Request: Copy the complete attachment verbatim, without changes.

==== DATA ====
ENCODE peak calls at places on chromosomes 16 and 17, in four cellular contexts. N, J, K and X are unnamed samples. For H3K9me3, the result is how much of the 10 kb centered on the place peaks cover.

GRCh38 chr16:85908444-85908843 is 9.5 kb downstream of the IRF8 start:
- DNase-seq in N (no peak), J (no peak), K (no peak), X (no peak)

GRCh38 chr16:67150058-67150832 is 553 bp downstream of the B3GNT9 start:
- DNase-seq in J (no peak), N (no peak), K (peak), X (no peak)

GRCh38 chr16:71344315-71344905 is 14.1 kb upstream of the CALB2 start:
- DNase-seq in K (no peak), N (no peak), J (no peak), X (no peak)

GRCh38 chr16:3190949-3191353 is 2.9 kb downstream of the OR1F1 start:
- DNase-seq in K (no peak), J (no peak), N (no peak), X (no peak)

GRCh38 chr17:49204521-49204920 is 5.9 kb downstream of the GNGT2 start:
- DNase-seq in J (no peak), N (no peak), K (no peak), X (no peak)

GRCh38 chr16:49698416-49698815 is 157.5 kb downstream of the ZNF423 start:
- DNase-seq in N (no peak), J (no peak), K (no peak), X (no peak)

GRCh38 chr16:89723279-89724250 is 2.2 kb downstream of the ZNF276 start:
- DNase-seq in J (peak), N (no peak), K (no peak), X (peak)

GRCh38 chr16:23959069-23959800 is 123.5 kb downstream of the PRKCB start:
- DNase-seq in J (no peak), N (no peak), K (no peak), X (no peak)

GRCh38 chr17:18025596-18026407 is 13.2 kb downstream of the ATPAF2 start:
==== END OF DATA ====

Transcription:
ENCODE peak calls at places on chromosomes 16 and 17, in four cellular contexts. N, J, K and X are unnamed samples. For H3K9me3, the result is how much of the 10 kb centered on the place peaks cover.

GRCh38 chr16:85908444-85908843 is 9.5 kb downstream of the IRF8 start:
- DNase-seq in N (no peak), J (no peak), K (no peak), X (no peak)

GRCh38 chr16:67150058-67150832 is 553 bp downstream of the B3GNT9 start:
- DNase-seq in J (no peak), N (no peak), K (peak), X (no peak)

GRCh38 chr16:71344315-71344905 is 14.1 kb upstream of the CALB2 start:
- DNase-seq in K (no peak), N (no peak), J (no peak), X (no peak)

GRCh38 chr16:3190949-3191353 is 2.9 kb downstream of the OR1F1 start:
- DNase-seq in K (no peak), J (no peak), N (no peak), X (no peak)

GRCh38 chr17:49204521-49204920 is 5.9 kb downstream of the GNGT2 start:
- DNase-seq in J (no peak), N (no peak), K (no peak), X (no peak)

GRCh38 chr16:49698416-49698815 is 157.5 kb downstream of the ZNF423 start:
- DNase-seq in N (no peak), J (no peak), K (no peak), X (no peak)

GRCh38 chr16:89723279-89724250 is 2.2 kb downstream of the ZNF276 start:
- DNase-seq in J (peak), N (no peak), K (no peak), X (peak)

GRCh38 chr16:23959069-23959800 is 123.5 kb downstream of the PRKCB start:
- DNase-seq in J (no peak), N (no peak), K (no peak), X (no peak)

GRCh38 chr17:18025596-18026407 is 13.2 kb downstream of the ATPAF2 start: